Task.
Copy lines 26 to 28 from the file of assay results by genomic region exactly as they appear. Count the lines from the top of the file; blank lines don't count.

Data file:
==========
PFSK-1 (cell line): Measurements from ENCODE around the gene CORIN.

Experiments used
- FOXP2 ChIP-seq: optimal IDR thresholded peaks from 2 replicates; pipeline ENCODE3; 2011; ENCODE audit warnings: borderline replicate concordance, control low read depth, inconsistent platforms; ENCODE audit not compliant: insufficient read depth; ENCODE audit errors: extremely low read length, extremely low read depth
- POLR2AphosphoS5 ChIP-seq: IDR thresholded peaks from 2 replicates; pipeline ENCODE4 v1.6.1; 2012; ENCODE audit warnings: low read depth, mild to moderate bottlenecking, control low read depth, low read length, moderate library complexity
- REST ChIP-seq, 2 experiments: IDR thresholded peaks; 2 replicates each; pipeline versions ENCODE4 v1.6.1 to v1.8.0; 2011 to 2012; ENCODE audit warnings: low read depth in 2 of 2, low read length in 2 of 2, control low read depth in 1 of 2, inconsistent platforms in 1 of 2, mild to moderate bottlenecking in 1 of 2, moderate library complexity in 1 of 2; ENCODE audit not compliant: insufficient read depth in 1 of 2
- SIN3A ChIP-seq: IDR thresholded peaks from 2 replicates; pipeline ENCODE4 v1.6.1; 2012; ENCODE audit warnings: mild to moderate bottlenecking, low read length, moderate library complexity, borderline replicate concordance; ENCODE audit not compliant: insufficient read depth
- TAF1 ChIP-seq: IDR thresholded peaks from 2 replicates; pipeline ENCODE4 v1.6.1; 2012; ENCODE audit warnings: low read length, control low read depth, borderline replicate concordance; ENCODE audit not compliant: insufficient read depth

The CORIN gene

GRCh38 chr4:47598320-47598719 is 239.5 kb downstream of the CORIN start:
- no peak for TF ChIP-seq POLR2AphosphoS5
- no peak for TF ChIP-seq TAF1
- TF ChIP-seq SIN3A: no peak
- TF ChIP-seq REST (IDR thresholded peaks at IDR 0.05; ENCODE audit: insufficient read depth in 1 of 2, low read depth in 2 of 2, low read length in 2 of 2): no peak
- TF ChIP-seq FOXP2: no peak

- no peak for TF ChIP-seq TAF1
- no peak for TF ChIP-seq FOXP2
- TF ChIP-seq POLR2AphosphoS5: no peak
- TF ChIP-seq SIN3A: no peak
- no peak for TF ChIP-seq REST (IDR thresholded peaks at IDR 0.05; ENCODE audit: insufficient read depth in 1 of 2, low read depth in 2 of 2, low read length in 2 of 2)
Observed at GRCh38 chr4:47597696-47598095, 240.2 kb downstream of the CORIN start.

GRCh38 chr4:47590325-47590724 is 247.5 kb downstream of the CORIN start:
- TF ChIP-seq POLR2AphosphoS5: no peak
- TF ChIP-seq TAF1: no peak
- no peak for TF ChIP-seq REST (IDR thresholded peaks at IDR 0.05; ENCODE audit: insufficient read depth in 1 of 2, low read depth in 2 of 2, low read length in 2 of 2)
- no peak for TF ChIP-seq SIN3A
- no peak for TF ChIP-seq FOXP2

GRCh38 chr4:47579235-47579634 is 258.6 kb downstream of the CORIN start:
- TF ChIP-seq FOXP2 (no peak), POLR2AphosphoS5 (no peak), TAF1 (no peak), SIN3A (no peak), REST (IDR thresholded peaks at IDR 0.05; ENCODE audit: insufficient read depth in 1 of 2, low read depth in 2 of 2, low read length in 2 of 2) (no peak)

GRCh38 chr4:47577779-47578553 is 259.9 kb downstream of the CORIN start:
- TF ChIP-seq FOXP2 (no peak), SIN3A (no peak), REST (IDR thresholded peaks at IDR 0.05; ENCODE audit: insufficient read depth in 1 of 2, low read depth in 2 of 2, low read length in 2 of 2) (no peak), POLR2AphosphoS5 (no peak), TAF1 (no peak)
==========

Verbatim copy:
- no peak for TF ChIP-seq FOXP2

GRCh38 chr4:47579235-47579634 is 258.6 kb downstream of the CORIN start:
- TF ChIP-seq FOXP2 (no peak), POLR2AphosphoS5 (no peak), TAF1 (no peak), SIN3A (no peak), REST (IDR thresholded peaks at IDR 0.05; ENCODE audit: insufficient read depth in 1 of 2, low read depth in 2 of 2, low read length in 2 of 2) (no peak)